Peter Dodd's 'Famous Writers' Mural. In brief, this is a huge (38' x 16') mural comprising almost forty life-size characters - specifically, famous writers in the English language from 1800 on. The mural was painted by a brilliant local artist, Peter Dodd. Two years in the execution, it must surely rank as one of the outstanding works of its kind not just in Britain but anywhere. To see the mural in detail, please click onto the mural link on our Home Page.
Harry Brockway's engraving of the Station front:Harry Brockway is one of Britain's foremost artists whose engravings, alone, have graced the works of such diverse writers as the Brontes, Mark Twain, Dostoyevsky, Andrew Marvell, and John Prebble. Brockway's engraving of our Station front, which combines a sure technique with a witty flourish, has had, for us, a wonderful multipurpose use (for two of them, please click onto our Smallish Gift Shop link on our Home Page). Harry Brockway can be reached through the Society of Wood Engravers.
Charles Moore's watercolour: This watercolour shows the bookshop exterior from the vantagepoint of the bottom of the curly path leading up to it. It was painted by my brother, an amateur artist of great flair and charm - and both Stuart and I loved it on sight. So much so that we have used this little watercolour for many purposes (shop leaflets, cards, etc) but most notably on the Home Page of our website.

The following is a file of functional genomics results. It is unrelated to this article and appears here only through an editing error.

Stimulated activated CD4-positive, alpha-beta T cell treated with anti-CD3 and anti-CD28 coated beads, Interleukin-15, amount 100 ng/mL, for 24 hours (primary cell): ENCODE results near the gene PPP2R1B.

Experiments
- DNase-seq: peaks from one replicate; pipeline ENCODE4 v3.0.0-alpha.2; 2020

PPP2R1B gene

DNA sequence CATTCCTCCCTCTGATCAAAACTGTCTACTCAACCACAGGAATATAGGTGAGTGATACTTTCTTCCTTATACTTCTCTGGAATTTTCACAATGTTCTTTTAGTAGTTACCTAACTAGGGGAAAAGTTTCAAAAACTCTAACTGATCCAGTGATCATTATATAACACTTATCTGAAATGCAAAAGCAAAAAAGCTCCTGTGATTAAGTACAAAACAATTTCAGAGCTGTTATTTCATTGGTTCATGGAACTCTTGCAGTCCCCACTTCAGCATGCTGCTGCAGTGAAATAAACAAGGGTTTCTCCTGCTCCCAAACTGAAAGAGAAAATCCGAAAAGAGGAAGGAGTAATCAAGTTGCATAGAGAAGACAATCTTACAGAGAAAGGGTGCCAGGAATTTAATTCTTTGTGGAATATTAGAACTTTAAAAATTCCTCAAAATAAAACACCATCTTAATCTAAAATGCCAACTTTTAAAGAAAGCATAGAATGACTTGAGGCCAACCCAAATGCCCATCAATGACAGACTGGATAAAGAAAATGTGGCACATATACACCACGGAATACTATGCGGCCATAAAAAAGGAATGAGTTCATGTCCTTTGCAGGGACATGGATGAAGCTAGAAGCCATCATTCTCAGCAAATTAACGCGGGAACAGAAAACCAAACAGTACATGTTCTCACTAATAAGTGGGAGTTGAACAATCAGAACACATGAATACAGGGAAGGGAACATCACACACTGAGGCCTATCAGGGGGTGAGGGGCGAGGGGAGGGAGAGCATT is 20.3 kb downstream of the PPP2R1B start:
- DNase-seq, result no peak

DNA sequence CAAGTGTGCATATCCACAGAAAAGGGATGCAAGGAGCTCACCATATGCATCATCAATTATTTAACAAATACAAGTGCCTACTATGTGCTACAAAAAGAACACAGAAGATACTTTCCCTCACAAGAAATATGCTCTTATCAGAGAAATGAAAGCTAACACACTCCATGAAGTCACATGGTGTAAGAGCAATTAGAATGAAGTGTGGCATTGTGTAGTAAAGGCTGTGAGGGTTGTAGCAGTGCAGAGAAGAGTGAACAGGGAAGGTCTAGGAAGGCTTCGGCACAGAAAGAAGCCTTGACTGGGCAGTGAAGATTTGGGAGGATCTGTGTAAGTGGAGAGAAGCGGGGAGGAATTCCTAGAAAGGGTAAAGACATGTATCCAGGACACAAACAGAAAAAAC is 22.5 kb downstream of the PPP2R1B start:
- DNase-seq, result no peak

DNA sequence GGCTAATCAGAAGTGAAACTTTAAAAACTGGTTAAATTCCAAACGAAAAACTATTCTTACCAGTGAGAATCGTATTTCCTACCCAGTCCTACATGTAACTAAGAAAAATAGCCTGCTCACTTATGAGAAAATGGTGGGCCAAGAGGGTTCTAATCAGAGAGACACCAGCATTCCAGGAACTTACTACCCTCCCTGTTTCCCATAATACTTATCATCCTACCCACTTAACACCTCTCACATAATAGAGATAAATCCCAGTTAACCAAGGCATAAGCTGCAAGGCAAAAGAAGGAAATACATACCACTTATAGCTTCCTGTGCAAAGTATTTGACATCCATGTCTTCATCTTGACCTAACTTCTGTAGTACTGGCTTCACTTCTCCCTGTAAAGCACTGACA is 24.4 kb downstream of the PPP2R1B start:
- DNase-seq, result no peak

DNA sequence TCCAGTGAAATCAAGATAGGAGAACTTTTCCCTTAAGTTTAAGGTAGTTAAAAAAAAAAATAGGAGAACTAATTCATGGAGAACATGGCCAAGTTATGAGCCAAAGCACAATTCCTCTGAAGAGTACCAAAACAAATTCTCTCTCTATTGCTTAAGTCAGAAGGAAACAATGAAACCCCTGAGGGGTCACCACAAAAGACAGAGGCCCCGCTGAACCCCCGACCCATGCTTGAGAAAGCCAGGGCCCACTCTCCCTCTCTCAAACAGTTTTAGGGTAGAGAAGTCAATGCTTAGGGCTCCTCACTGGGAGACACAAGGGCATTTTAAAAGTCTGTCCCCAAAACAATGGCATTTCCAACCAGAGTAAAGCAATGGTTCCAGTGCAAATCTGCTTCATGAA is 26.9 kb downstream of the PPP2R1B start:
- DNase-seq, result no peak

William Pym's hanging lamp. A sculptor working primarily in metal, Pym has made his name here (and, increasingly, throughout the rest of Britain) through the large number of commissions, both public and private, that have come his way. Our commission, a large hanging lamp made especially for the old Station Waiting Room, now hanging in the centre of the main hall, combines both the sculptural and the practical. The wrought iron lamp beautifully combines a railway motif with a literary one. In the first instance (the railway motif), railway tracks fan out from a central 'station' (Barter Books) in a rose window-like pattern. In the second instance (the literary motif), each track (or branchline) ends up at mythical stations - Camelot, Shangri-La, Dixieland, Toy Town, Arcadia, Bali Hai, El Dorado, Xanadu - with each station interpreted in architectural terms appropriate to the subject.
Decorative firescreen by Priscilla Day
Barter Books tall mug by Chris DonaldTop Hat lights in the Blue Buffet Room by Colin Rose.